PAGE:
(Name) is a manager at a Keller Williams real estate office in Los Angeles. His organizational strategies include encouraging home staging to increase the likelihood of residential property sales. Some less seasoned agents under his leadership have proposed challenges with having to arrange for home staging, particularly in cases where sellers have expressed objections. The agents have cited differences in beliefs of home sellers and reality as a primary issue as many view the condition of their homes as good enough to warrant a top sale. For clients who appear most defiant, the relatively new agents prefer to respect their wishes and not try to force the issue out of fear of hurting their feelings and losing the listings. 

When asked whether he believed staging was an important selling point for homes in an interview, (Name) replied, “Yes, staging always has a positive influence. It affects all different kinds of buyers.” Yet he also inferred, “For seasoned buyers staging will not do a thing meaning if they are buying an income property it doesn’t matter if it is staged or not. However, for a rookie buyer, staging has the best effect.”

He likened a first-time buyer in a staged home to a kid in a candy store asserting, “When a first-time buyer walks into a home and sees an array of decorations, from nice sofas to artwork on the walls he or she is more likely to develop a quick emotional attachment to it. The smell of air freshener may even be a noticeable and attractive feature. The house is likely to sell over asking price because of the bells of whistles that an inexperienced buyer perceives as add on features of the home.”

According to (Name) “on the other hand if one is a seasoned buyer, walking into a staged home is a different experience, and qualities of the home relevant to the needs of the buyer are more of a focus than the fluff. (Name) says a good sales pitch to present to a seller when wanting to ensure the highest price is obtain for a home is to “let them know that you don’t want to deal with investors in the sale of a residential home. In order to sell your house quick and above asking price its best to have the house staged to attract the first-time buyer.”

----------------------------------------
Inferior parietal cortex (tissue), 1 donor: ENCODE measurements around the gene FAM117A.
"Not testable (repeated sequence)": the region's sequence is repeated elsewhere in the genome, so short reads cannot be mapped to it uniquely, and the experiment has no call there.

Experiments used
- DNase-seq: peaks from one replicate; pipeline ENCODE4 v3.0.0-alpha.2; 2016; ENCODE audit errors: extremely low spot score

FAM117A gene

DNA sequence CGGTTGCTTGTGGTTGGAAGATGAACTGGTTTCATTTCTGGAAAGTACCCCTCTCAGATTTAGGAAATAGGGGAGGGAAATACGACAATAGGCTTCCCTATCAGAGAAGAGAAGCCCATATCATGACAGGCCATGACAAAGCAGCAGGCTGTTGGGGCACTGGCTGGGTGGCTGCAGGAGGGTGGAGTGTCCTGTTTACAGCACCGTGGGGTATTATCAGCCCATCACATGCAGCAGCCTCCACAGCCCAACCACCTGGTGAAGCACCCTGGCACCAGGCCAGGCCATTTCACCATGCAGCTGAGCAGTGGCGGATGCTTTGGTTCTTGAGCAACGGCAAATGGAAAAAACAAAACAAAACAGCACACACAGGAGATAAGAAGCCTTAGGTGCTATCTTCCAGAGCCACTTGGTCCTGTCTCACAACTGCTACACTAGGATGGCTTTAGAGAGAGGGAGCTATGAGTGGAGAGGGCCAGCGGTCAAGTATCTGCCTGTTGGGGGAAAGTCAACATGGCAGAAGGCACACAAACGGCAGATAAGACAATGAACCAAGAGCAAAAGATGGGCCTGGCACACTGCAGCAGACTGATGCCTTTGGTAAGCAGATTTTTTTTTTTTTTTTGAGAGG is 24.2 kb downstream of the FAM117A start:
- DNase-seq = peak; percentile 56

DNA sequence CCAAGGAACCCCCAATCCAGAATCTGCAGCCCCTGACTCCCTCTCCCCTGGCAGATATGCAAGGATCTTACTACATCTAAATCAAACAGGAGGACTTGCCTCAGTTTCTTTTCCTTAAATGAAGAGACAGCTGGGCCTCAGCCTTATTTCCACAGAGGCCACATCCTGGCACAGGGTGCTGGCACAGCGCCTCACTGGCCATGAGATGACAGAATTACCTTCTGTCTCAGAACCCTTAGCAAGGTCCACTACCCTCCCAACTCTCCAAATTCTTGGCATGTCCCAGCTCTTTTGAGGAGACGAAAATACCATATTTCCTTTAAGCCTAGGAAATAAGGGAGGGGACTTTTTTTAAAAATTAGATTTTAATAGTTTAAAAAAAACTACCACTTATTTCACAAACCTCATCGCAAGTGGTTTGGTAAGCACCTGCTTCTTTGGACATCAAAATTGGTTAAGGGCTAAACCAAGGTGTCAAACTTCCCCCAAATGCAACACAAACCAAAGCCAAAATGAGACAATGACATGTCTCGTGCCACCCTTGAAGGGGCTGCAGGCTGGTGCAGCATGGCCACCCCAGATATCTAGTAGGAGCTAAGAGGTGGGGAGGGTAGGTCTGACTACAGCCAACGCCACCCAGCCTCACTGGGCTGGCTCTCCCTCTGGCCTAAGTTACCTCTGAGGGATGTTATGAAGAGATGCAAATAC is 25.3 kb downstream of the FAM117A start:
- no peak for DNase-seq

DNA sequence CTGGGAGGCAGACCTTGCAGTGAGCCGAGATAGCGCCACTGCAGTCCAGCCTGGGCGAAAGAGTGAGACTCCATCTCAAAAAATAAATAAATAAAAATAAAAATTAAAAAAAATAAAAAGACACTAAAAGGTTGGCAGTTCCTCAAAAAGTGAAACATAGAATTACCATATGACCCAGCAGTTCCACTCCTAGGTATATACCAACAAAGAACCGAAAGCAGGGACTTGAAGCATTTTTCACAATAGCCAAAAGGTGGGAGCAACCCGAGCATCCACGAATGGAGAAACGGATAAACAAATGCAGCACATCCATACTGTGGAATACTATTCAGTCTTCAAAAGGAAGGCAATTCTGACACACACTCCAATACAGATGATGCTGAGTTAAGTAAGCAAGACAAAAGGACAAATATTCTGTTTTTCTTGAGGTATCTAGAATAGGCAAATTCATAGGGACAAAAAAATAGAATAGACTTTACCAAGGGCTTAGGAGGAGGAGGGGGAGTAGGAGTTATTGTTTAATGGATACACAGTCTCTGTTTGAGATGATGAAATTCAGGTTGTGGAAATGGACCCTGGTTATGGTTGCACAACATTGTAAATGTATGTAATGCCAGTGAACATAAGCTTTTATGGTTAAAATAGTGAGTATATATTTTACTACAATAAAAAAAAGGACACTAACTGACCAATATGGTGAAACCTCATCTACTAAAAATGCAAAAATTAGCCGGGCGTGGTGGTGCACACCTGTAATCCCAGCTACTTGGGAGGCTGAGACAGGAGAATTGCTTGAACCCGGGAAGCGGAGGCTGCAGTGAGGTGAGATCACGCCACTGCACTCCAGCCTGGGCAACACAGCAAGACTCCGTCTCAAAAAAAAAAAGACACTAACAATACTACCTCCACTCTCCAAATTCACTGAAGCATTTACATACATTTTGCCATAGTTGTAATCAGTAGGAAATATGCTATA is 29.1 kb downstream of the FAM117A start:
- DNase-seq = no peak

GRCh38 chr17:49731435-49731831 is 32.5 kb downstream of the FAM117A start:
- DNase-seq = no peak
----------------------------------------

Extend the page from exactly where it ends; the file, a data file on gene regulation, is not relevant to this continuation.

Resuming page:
As manager (Name) insists that agents attempt to work through the challenges and get authorization to stage all residential properties to be sold. He developed a strategy to help encourage hesitant sellers by pointing out the benefits of staging early in the process of working with clients. It includes demonstrating to sellers that:

Staging for marketing is in no way an attempt to downgrade their decorating style of personal effects. 

Statistics show that 82 percent of homebuyers are shown to be distracted by residential property flaws when it has been professional staged (NAEBA 2007).

Home staging helps attract buyers when viewing pictures on smart phones and other mobile devices. 

The results have so far been positive in terms of decreasing the number of complaints from sellers who would prefer to not have their properties staged. However, it would be beneficial for the manager to research the impact of home staging in terms of multiple buyer profiles so that the scope of the impact of staging is more evident. 

Suggestions for Managers Facing Home Staging Challenges

As someone who works in real estate, my experience has shown that home staging is a key selling element for residential properties. “Staging has taken the residential real estate industry by storm. It has been the major focus of television programs on HGTV and has been a dominant topic in real estate trade publications” (NAEBA 2007). However, I have also witnessed the reluctance of some sellers who have formed an emotional attachment to their own staging efforts that may lack a professional touch. This can present concerns for real estate office managers who work to cultivate a culture that encourages professional agents to be accommodating to the requests of buyers and sellers yet are firm in their position that staging is essential. 

For residential property managers facing challenges with persuading sellers to agree to home staging, having researched evidence to support the benefits can go a long way. Managerial challenges may arise when seeking to provide direction to agents, particularly those with limited selling experience. Staging comes with certain expenses financially, may require dramatic appearance changes to a seller’s residential property, and does not in any case guarantee a sale. Therefore, backing up claims with supporting literature can help instill confidence in agents when discussing benefits with sellers and yield better results. As demonstrated by the case study when both agents and sellers are knowledgeable about staging, it can effectively remove barriers to making a sale. 

 

 

 

 

 

 

 

 

 

 

 

 

 

 

 

 

 

 

 

 

 

Works Cited

Bar-Hillel, Maya; Neter, Efrat. "How Alike Is It Versus How Likely Is It: A Disjunction Fallacy in Probability Judgments.” Journal of Personality and Social Psychology. 65.6 (1993): 1119–1131.

NAEBA. “A National Association of Exclusive Buyer Agents Home Buyer Report.” (2007) Accessed 16 June 2017. 

Shah, Anuj K.; Oppenheimer, Daniel M. “Heuristics Made Easy: An effort-Reduction Framework.” Psychological Bulletin 134.2 (2008): 207-222.

Tversky, Amos; Kahneman, Daniel. “Judgment Under Uncertainty: Heuristics and Biases.” Cambridge University Press. Science 185.4157 (1974): 1124-1131.